A Dad’s Back-to-School Wishlist

Dad holds preschool child in the air as they smile and play

A Dad’s Back-to-School Wishlist

As summer is somehow already coming to an end, the reality (and stress) of back-to-school season is settling in. This is a big year for everyone in my house. My son will begin his journey to potty training, thus not being a “baby” anymore—and more importantly, me being out of the diaper changing business. Plus, my daughter will begin her final year with her friends at Primrose.

With a two-year-old moving to a room with potty training and a four-year-old entering Pre-K, this new school year is less about learning letters and numbers and more about how I expect them to grow as individuals. There are plenty of years ahead for me to stress about how well my kids are doing in school, so in thinking about what would make this year a success, I’m approaching it a little differently.

As we know, building good character starts early, and I’ve made a wish list of what I hope my kids will achieve on their journey of character development this year. These things will not only make for a successful school year, but will also set the framework for my kids to grow up to be good people.

  • Always Be Kind: Sometimes you can’t control how the day is going, but you can always control how you treat people.
  • Always Smile: It’s infectious—for you and other people.
  • Fail at Something: It means you’re trying new things. Develop this skill early. Plus, it usually makes for a good story later on.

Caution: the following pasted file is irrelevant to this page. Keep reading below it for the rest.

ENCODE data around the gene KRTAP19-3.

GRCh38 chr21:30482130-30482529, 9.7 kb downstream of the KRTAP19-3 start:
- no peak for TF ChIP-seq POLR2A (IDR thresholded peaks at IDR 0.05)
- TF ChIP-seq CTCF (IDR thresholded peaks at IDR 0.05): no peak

• Ask a Lot of Questions: As my daughter wisely told my wife the other day, “I ask a lot of questions because it makes me smarter.” My wife had no response, and my daughter had more questions. Well played.
  • Speak Up: Your teacher wants to hear your thoughts and ideas. It’s boring talking to yourself. Trust me.
  • Believe in Yourself: Your family always will. Plus, confidence is contagious.
  • Know We’re Here: At the end of every day, no matter how good or bad it is, your mom and I will be home to love, hug and support you.

Look, I’ll be honest. If I no longer have to change diapers by next spring, I will personally consider the school year to be a raving success. There are only so many times a person can take having a child stare you dead in the eye as you change his or her diaper and still hang on to your dignity. But if my kids can also check off a few from the list above this year, I will end up with two potty-trained, kind and confident kids. And that’s a combination I can get down with.

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